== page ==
If Wegmans Food Market gets its way, before long its Downingtown store will be selling beer, over the objection of beer distributors.
On Jan. 10, Wegmans applied to the Pennsylvania Liquor Control Board for a restaurant license that would allow it to sell up to two six packs of beer and serve beer by the glass with meals to adults eating in its café.
Francesca Chapman, deputy press secretary of the PLCB, said Wegmans must be inspected by the state before the application can be approved. And there must be a permanent 4-foot high wall separating the licensed and unlicensed parts of the store.
“Nothing is going to happen too quickly,” Chapman said.
Edward J. Dymek, a township supervisor, said that legally the municipality must conduct a public hearing regarding the application, which it has done.
“No one came,” Dymek said.
Barbara Kelly, township manager, noted that the few individuals who did show up for the meeting were local beer distributors concerned about competition from Wegmans.
David Shipula of Wilkes-Barre, president of the Malt Beverage Distributors Association of Pennsylvania, said the supermarket is “masquerading as a restaurant.”
The supermarket is using an existing restaurant license, in this case one from Nottingham, and transforming itself into a beverage distributorship, said Shipula, who owns Beer Super in Wilkes-Barre, not far from a Wegmans that has also applied to the PLCB.
As a beer distributor, Shipula said he is limited to what he can sell: beer, soda and snacks but not milk or other groceries. “No inducements,” he said.
Shipula said he has seen Wegmans’ plans for its Wilkes-Barre store that call for eight glass-door refrigerator cases.
“That’s not a restaurant,” Shipula said. “That’s the same as what I have. That puts us at a disadvantage and we’ve fol
lowed the rules for years.”
The township can accept or reject the application but reasons to reject it are extremely restricted, said Dymek, who was the township supervisors’ chairman in 2007. There has to be a grave concern.
Arguments that children will see beer consumption or that beer sales is not something residents want are not valid reasons to reject the application, Dymek said. The township has no recourse but to approve the application unless the applicant is involved in illegal activities, he added.
Dymek promised the township and its police will monitor the beer sales to make sure there is no drinking to excess, no vulgarity and that other shoppers are not being harassed.
Dymek said he does not anticipate a problem, noting that Wegmans is a “big operation and concerned with its image.”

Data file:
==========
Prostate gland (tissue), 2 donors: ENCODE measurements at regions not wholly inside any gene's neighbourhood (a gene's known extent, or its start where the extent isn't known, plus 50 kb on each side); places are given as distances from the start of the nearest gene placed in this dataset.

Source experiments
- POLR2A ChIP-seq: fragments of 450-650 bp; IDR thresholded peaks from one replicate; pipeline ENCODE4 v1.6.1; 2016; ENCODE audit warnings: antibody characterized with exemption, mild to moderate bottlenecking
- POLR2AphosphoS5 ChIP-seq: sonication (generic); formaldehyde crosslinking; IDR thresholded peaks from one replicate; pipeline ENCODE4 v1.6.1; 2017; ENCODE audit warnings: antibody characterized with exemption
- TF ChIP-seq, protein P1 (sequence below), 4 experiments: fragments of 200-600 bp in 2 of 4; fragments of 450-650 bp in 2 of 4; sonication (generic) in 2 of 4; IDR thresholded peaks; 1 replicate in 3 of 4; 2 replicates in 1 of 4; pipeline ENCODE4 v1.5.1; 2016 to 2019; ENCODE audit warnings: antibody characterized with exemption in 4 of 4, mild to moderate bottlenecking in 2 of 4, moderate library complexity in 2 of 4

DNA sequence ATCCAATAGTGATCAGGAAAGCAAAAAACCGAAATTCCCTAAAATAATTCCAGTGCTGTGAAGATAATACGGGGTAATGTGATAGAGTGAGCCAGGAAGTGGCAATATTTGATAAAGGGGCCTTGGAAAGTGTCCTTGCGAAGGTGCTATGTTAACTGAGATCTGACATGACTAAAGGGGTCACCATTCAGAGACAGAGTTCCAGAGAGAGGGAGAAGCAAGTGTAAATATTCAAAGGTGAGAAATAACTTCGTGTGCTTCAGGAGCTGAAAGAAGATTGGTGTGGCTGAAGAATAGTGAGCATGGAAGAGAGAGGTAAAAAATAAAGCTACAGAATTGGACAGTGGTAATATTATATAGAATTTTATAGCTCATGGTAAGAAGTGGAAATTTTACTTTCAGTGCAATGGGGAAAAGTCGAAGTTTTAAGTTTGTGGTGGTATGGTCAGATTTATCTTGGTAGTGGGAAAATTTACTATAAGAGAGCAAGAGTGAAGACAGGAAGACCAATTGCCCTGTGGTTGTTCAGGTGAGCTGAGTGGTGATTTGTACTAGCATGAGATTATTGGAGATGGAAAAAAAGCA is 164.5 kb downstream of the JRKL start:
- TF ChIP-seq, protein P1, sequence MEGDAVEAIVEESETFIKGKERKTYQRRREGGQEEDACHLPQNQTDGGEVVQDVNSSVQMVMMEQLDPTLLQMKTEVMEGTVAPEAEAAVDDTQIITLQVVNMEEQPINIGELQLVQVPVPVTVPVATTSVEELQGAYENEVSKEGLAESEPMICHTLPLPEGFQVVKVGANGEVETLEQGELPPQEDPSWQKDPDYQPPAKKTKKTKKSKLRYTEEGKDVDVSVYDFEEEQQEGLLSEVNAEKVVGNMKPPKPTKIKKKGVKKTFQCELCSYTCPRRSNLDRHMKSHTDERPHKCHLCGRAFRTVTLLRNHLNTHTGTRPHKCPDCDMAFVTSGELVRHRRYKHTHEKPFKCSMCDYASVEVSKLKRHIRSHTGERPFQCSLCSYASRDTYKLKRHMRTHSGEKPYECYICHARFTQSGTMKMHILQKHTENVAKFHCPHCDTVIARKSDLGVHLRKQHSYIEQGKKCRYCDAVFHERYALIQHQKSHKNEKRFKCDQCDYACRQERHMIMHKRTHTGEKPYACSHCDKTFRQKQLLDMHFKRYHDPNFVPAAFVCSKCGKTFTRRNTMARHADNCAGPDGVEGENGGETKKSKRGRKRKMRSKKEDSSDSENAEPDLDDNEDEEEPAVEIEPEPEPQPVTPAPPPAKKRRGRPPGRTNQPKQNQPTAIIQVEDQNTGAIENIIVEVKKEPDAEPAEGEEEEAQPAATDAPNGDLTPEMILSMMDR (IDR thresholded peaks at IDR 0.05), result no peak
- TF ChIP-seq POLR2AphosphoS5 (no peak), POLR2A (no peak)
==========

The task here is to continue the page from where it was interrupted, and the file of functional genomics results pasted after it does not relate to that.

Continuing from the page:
In addition to East Caln and Wilkes-Barre, Wegmans has applied for restaurant licenses for its stores in Easton, Bethlehem, State College, Williamsport, Scranton and Erie, according to the PLCB. No application has been filed for Wegmans’ planned store at Uptown Worthington in East Whiteland.
David DeMascole, Wegmans’ regional beverage director for Pennsylvania, said the application process started in the commonwealth last year. The Rochester, N.Y.-based grocery chain already has beer and some other liquor sales in its stores in New York, New Jersey and Virginia.
Store personnel involved with the beer sales in Pennsylvania will go through Wegmans’ training program developed for the other states with in-store alcohol sales and be certified by the PLCB’s Responsible Alcohol Management Program, or RAMP.
RAMP training teaches employees how to serve alcohol responsibly, how to detect fake identification, to not sell alcohol to minors and visibly intoxicated patrons, and to reduce alcohol-related problems at licensee establishments.
“We’re very confident in our program,” DeMascole said.
DeMascole said there is no set date when beer will go on sale at its Pennsylvania stores.
With the restaurant license, Wegmans could also sell wine by the glass, but will be starting with only beer.
“We’re moving slow, one step at a time,” DeMascole said. “We want to do it right.”
Beer sold by the glass must be consumed in the store with a meal purchased at the store. No one will be allowed to sit in Wegmans cafe and just drink beer, DeMascole said. The case with single and six-pack beer merchandise will be in the café in a well-controlled area.
Wegmans, known for selling in-season produce from local growers, will carry that to its beer sales.
DeMascole said Wegmans is in contact with Victory Brewing in Downingtown to sell that brewer’s beer. It already uses a Victory beer in one of its soups.
The application comes at a time when the decision to issue Sheetz convenience stores a liquor license is under appeal before the Pennsylvania Supreme Court, which has yet to hear oral arguments in the case.
The PLCB conditionally issued a license in 2004 to Ohio Springs Inc., a Sheetz-related company, to sell beer and malt products.
Sheetz began to sell beer Feb. 1 but was stopped twice during the appeals process. The Malt Beverages Distributors Association of Pennsylvania sued to stop the Ohio Springs license from being granted.
Beer sales resumed Aug. 28 after the Supreme Court lifted a stay on the sales while it heard the PLCB’s appeal of a Commonwealth Court ruling.
DeMascole said Wegmans does not think the court decision will affect it.
“We don’t see this the same as Sheetz,” DeMascole said. “We see our process differently than theirs. It’s not the same situation. Our submission is within the guidelines of the law.”
By GRETCHEN METZ, Staff Writer